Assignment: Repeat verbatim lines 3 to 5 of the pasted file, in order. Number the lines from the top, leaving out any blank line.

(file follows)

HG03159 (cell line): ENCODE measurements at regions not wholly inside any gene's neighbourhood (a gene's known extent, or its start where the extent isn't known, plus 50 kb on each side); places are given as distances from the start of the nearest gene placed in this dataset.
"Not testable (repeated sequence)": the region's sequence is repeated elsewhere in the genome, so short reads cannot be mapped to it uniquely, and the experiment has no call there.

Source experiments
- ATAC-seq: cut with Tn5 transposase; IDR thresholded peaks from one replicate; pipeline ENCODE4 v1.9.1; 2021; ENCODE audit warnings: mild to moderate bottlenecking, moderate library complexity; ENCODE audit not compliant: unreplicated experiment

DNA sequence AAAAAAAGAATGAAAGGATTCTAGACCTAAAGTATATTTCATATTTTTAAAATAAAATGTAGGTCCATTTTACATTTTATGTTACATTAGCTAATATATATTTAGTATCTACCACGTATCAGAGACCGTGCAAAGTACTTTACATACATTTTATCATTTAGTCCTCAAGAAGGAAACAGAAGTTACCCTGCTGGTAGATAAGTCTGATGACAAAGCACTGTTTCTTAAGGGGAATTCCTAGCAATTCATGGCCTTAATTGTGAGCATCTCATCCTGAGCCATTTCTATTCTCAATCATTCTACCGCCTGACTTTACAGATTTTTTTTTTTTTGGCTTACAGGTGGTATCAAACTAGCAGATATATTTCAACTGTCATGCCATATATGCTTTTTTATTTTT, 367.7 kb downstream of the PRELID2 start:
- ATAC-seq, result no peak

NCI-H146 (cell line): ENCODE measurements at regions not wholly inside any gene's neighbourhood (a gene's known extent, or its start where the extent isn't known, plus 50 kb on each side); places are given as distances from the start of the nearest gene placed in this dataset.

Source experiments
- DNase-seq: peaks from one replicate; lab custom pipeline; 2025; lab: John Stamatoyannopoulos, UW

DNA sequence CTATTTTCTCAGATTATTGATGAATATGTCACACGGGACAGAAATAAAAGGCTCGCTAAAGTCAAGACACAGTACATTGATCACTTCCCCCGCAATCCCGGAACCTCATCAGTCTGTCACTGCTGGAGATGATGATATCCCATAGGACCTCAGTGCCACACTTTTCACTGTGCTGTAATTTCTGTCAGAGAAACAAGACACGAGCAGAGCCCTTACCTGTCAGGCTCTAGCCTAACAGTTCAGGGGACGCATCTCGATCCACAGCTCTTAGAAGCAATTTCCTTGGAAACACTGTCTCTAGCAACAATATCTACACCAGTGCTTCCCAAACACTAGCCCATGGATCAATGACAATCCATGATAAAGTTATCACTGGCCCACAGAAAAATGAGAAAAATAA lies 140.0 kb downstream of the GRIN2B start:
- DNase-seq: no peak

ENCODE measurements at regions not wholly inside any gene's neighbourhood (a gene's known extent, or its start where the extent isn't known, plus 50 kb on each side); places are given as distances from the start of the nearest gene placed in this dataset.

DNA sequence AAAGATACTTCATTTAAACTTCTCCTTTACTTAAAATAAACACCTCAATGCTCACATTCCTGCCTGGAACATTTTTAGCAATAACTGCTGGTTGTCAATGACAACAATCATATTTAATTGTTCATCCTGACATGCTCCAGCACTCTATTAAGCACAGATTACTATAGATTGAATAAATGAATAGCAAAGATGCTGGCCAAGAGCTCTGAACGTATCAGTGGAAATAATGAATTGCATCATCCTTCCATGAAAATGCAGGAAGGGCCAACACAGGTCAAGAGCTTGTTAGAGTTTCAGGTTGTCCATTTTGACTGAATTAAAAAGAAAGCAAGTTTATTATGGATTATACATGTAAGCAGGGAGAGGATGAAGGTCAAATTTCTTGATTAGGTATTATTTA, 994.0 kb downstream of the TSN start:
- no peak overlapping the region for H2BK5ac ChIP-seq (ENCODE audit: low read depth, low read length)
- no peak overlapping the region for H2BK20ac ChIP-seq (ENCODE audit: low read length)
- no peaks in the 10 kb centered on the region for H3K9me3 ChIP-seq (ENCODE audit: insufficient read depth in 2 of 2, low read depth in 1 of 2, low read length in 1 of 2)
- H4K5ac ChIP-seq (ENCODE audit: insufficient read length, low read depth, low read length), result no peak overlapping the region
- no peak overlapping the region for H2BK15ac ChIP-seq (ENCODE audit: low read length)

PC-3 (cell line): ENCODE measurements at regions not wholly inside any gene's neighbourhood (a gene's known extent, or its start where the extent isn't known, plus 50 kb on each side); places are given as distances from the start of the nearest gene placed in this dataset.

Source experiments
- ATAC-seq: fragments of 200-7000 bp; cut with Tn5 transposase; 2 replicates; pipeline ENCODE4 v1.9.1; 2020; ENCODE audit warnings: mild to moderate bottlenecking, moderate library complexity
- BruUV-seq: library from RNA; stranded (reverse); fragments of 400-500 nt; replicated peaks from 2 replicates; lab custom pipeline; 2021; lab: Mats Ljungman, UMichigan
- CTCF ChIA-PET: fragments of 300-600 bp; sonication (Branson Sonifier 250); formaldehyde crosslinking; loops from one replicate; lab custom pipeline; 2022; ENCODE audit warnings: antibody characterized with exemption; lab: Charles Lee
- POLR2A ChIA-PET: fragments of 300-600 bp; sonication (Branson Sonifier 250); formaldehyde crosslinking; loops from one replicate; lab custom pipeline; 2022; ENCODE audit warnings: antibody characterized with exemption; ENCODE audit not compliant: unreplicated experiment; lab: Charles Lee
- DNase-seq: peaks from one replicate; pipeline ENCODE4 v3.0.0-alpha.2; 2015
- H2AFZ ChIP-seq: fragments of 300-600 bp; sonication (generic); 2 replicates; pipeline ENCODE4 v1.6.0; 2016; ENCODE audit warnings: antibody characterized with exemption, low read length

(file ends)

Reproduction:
Source experiments
- ATAC-seq: cut with Tn5 transposase; IDR thresholded peaks from one replicate; pipeline ENCODE4 v1.9.1; 2021; ENCODE audit warnings: mild to moderate bottlenecking, moderate library complexity; ENCODE audit not compliant: unreplicated experiment

DNA sequence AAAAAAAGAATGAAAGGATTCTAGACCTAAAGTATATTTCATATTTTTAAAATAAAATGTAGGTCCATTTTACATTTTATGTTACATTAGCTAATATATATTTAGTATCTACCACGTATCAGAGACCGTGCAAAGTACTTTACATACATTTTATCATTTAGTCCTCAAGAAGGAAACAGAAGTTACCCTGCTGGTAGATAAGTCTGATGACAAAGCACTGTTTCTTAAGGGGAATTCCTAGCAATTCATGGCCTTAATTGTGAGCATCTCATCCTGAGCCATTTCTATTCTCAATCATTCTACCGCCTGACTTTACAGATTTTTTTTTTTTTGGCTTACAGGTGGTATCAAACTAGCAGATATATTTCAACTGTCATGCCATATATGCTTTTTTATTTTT, 367.7 kb downstream of the PRELID2 start: